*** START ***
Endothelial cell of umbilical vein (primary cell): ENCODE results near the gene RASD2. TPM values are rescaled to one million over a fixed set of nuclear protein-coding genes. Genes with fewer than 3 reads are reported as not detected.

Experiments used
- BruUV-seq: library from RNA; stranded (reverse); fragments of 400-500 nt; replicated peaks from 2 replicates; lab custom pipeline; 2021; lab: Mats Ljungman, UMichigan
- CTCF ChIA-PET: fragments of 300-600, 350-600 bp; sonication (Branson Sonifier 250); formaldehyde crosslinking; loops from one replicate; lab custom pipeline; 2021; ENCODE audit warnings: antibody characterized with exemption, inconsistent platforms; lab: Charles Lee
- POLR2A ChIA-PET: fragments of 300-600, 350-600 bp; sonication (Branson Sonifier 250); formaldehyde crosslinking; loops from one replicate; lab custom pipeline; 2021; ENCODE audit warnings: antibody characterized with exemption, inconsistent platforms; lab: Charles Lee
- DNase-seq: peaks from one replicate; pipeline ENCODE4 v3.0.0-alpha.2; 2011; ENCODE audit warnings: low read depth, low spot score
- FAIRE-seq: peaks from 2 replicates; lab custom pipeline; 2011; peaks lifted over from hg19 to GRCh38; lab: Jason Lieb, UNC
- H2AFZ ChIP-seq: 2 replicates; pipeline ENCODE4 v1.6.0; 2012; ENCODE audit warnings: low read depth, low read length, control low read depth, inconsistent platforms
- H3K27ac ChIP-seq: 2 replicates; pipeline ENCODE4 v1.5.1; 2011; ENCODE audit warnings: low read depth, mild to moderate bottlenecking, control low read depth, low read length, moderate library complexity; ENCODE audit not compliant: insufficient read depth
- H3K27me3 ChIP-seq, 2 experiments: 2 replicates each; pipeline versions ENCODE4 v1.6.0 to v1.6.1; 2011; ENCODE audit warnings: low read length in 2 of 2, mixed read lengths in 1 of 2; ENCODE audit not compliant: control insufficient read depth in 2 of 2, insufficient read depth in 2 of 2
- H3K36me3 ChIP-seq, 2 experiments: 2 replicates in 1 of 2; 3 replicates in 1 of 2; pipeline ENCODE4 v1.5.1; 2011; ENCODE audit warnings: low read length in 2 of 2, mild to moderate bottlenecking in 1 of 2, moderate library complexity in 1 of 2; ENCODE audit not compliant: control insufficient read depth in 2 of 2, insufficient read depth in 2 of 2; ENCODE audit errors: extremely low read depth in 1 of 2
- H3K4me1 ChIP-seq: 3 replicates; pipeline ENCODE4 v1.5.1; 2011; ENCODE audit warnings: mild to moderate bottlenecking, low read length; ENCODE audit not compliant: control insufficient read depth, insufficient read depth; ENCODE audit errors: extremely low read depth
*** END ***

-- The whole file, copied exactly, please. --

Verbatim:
Endothelial cell of umbilical vein (primary cell): ENCODE results near the gene RASD2. TPM values are rescaled to one million over a fixed set of nuclear protein-coding genes. Genes with fewer than 3 reads are reported as not detected.

Experiments used
- BruUV-seq: library from RNA; stranded (reverse); fragments of 400-500 nt; replicated peaks from 2 replicates; lab custom pipeline; 2021; lab: Mats Ljungman, UMichigan
- CTCF ChIA-PET: fragments of 300-600, 350-600 bp; sonication (Branson Sonifier 250); formaldehyde crosslinking; loops from one replicate; lab custom pipeline; 2021; ENCODE audit warnings: antibody characterized with exemption, inconsistent platforms; lab: Charles Lee
- POLR2A ChIA-PET: fragments of 300-600, 350-600 bp; sonication (Branson Sonifier 250); formaldehyde crosslinking; loops from one replicate; lab custom pipeline; 2021; ENCODE audit warnings: antibody characterized with exemption, inconsistent platforms; lab: Charles Lee
- DNase-seq: peaks from one replicate; pipeline ENCODE4 v3.0.0-alpha.2; 2011; ENCODE audit warnings: low read depth, low spot score
- FAIRE-seq: peaks from 2 replicates; lab custom pipeline; 2011; peaks lifted over from hg19 to GRCh38; lab: Jason Lieb, UNC
- H2AFZ ChIP-seq: 2 replicates; pipeline ENCODE4 v1.6.0; 2012; ENCODE audit warnings: low read depth, low read length, control low read depth, inconsistent platforms
- H3K27ac ChIP-seq: 2 replicates; pipeline ENCODE4 v1.5.1; 2011; ENCODE audit warnings: low read depth, mild to moderate bottlenecking, control low read depth, low read length, moderate library complexity; ENCODE audit not compliant: insufficient read depth
- H3K27me3 ChIP-seq, 2 experiments: 2 replicates each; pipeline versions ENCODE4 v1.6.0 to v1.6.1; 2011; ENCODE audit warnings: low read length in 2 of 2, mixed read lengths in 1 of 2; ENCODE audit not compliant: control insufficient read depth in 2 of 2, insufficient read depth in 2 of 2
- H3K36me3 ChIP-seq, 2 experiments: 2 replicates in 1 of 2; 3 replicates in 1 of 2; pipeline ENCODE4 v1.5.1; 2011; ENCODE audit warnings: low read length in 2 of 2, mild to moderate bottlenecking in 1 of 2, moderate library complexity in 1 of 2; ENCODE audit not compliant: control insufficient read depth in 2 of 2, insufficient read depth in 2 of 2; ENCODE audit errors: extremely low read depth in 1 of 2
- H3K4me1 ChIP-seq: 3 replicates; pipeline ENCODE4 v1.5.1; 2011; ENCODE audit warnings: mild to moderate bottlenecking, low read length; ENCODE audit not compliant: control insufficient read depth, insufficient read depth; ENCODE audit errors: extremely low read depth